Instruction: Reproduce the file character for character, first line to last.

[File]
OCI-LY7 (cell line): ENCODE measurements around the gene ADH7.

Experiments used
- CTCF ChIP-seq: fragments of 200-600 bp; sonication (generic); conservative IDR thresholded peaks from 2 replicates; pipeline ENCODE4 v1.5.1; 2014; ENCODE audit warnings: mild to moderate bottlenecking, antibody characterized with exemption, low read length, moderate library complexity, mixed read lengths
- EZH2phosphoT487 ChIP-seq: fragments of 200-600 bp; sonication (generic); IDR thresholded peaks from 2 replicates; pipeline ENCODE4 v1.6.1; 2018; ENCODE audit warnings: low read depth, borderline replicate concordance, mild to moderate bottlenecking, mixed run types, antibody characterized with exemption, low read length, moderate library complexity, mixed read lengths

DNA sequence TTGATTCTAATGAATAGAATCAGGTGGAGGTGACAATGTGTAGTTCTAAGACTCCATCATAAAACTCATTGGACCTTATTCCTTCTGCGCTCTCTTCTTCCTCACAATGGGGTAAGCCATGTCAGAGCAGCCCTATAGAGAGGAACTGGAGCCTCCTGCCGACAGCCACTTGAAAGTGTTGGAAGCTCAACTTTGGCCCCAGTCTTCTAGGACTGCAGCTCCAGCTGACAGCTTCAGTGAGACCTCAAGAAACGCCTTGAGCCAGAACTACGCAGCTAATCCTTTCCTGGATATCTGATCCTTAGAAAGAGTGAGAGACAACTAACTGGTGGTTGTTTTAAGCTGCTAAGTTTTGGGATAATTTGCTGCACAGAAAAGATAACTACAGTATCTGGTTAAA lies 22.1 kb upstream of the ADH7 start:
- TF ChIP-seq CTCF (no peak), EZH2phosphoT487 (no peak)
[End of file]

OCI-LY7 (cell line): ENCODE measurements around the gene ADH7.

Experiments used
- CTCF ChIP-seq: fragments of 200-600 bp; sonication (generic); conservative IDR thresholded peaks from 2 replicates; pipeline ENCODE4 v1.5.1; 2014; ENCODE audit warnings: mild to moderate bottlenecking, antibody characterized with exemption, low read length, moderate library complexity, mixed read lengths
- EZH2phosphoT487 ChIP-seq: fragments of 200-600 bp; sonication (generic); IDR thresholded peaks from 2 replicates; pipeline ENCODE4 v1.6.1; 2018; ENCODE audit warnings: low read depth, borderline replicate concordance, mild to moderate bottlenecking, mixed run types, antibody characterized with exemption, low read length, moderate library complexity, mixed read lengths

DNA sequence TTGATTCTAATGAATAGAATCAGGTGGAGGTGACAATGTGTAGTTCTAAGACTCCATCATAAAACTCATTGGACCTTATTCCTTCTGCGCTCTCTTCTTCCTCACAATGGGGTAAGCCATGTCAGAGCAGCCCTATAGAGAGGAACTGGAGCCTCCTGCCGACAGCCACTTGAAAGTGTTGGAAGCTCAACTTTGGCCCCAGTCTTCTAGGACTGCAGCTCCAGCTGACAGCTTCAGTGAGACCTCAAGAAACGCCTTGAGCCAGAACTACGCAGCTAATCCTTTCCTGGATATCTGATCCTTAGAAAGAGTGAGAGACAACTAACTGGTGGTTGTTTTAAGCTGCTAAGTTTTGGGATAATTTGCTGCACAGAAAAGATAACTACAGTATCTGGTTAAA lies 22.1 kb upstream of the ADH7 start:
- TF ChIP-seq CTCF (no peak), EZH2phosphoT487 (no peak)